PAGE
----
(Infosette News ) Seoul: North Korea launched two ballistic missiles early on Sunday, according to Seoul’s military, making it the country’s seventh such launch in the past two weeks. This launch came only hours after joint exercises between American aircraft carriers with nuclear propulsion and South Korean forces came to an end near the Korean Peninsula.
In recent weeks, coordinated naval exercises between Seoul, Tokyo, and Washington have increased, angering Pyongyang, which views them as invasion drills.
The recent escalation of joint naval exercises by Seoul, Tokyo, and Washington has angered Pyongyang, which interprets them as invasion drills and defends its barrage of missile launches as essential “countermeasures.”
With negotiations long deadlocked, Pyongyang stepped up its development of prohibited weapons, flying an intermediate-range ballistic missile over Japan last week, prompting authorities and analysts to warn that it had finished its preparations for yet another nuclear test.
The East Sea, commonly known as the Sea of Japan, is the body of water in which the Munchon area in Kangwon province is located.
On Sunday, the South Korean military reported that it had “detected two short-range ballistic missiles between 0148 and 0158 (1648-1658 GMT) fired from the Munchon area.”
Seoul’s Joint Chiefs of Staff described the launches as a “severe provocation” and stated that the missiles “flew approximately 350 kilometres (217 miles) at an altitude of 90 kilometres.”
The missiles’ landing outside of Japan’s exclusive economic zone, according to the coast guard, was a claim made by Tokyo, which also confirmed the launches.
Toshiro Ino, senior vice minister of defence for Japan, claimed that Tokyo was looking into the missiles and that “any one of them has the potential to be a submarine-launched ballistic missile (SLBM)”.
The last time Pyongyang tested an SLBM was in May, according to Seoul, which claimed to have found indications the North was getting ready to launch one.
The launch, according to the Indo-Pacific Command of the US military, showed how “destabilising” North Korea’s missile programmes are. The command added that they were “consulting closely with our allies and partners.”
However, recent launches “may be designed to demonstrate military readiness,” according to Leif-Eric Easley, a professor at Ewha University in Seoul. Normally, North Korea conducts missile tests to acquire new capabilities.
As Pyongyang asserts, “This is not just for self-defence and deterrence,” Easley told AFP.
The Kim government is attempting to pressure Seoul, Tokyo, and Washington to sever their trilateral security collaboration.
The latest flurry of launches is a part of a record-breaking year for North Korea’s weapon tests. Last month, its leader Kim Jong Un declared his country to be an “irreversible” nuclear power, virtually putting an end to the chance of denuclearization discussions.
In response to the North’s mounting threat, Seoul, Tokyo, and Washington have increased joint military exercises, including ones involving the USS Ronald Reagan aircraft carrier and its strike group, which were recently redeployed to the region.
Following a rare formation fly by 12 North Korean warplanes and apparent air-to-surface fire drills, Seoul’s military reported on Thursday that it had scrambled 30 fighter fighters.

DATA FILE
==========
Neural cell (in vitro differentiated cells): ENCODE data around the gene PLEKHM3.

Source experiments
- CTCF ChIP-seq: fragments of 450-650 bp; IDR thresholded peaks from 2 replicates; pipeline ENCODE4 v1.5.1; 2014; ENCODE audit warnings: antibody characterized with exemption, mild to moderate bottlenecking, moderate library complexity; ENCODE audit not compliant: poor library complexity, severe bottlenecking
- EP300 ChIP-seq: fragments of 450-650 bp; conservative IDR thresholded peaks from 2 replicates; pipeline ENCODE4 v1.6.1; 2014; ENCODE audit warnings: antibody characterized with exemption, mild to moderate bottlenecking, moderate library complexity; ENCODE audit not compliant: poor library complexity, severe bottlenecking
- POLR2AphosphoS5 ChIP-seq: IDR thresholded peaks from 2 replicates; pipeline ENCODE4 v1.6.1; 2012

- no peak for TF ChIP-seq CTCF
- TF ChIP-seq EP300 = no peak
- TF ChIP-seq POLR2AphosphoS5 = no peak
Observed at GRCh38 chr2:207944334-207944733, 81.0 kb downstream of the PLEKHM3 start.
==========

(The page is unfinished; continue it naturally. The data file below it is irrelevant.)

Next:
According to Go Myong-Hyun, a researcher at the Asan Institute for Policy Studies, North Korea was attempting to imply that the defensive joint exercises between the allies and its weapons tests, which violated sanctions, were similar in substance.
Through its ongoing missile launches, North Korea is attempting to create an analogy, he said AFP.
Analysts claim Pyongyang is more confident than ever to carry out its nuclear testing because it believes that the UN’s inaction will shield it from additional sanctions.
The Hwasong-12 rocket that Pyongyang sent over Japan last week, according to authorities and analysts, possibly travelled the greatest horizontal distance of any North Korean test.
The United Nations Security Council held an emergency meeting to address the launch last week.
However, at the meeting, China, North Korea’s steadfast ally and economic supporter accused the United States of “poisoning the regional security environment” by encouraging the spate of launches. Geng Shuang, deputy Chinese ambassador to the UN, made the accusation.
China and Russia vetoed the proposal in May, but US ambassador to the UN Linda Thomas-Greenfield urged for “strengthening” the sanctions already in place on North Korea.
For months, there has been disagreement within the council on how to respond to Pyongyang’s nuclear aspirations, with Russia and China taking a sympathetic stance and the rest of the council advocating for sanctions.
Soo Kim, an expert at the RAND Corporation, told AFP that it was to Kim’s advantage that alternative scenarios were taking up the time of US policymakers and involved his two main supporters, Russia and China.
Therefore, she argued, it was unlikely that Beijing or Moscow would ever support the US in its stand against North Korea.
The two nations may even have more incentive to delay assisting the US at this time if anything.
The Communist Party Congress in China is later this month, and officials in Seoul and Washington have been warning for months that Pyongyang will also perform another nuclear test.
According to US-based security analyst Ankit Panda of AFP, “a flurry of missile tests like the one we’ve witnessed could signal a build-up to a nuclear test, but predicting the time with any degree of precision is pretty tough.”
When Kim orders a test, it can be conducted nearly immediately.